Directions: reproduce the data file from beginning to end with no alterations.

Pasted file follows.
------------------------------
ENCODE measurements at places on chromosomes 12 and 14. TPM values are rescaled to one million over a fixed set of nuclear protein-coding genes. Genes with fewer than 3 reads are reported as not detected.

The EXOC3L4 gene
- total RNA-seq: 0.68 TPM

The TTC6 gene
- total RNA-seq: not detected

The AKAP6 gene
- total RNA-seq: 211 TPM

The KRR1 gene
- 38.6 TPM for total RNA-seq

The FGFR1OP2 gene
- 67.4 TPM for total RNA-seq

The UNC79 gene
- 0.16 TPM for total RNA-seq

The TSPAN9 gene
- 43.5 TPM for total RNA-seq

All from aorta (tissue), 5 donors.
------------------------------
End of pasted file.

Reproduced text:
ENCODE measurements at places on chromosomes 12 and 14. TPM values are rescaled to one million over a fixed set of nuclear protein-coding genes. Genes with fewer than 3 reads are reported as not detected.

The EXOC3L4 gene
- total RNA-seq: 0.68 TPM

The TTC6 gene
- total RNA-seq: not detected

The AKAP6 gene
- total RNA-seq: 211 TPM

The KRR1 gene
- 38.6 TPM for total RNA-seq

The FGFR1OP2 gene
- 67.4 TPM for total RNA-seq

The UNC79 gene
- 0.16 TPM for total RNA-seq

The TSPAN9 gene
- 43.5 TPM for total RNA-seq

All from aorta (tissue), 5 donors.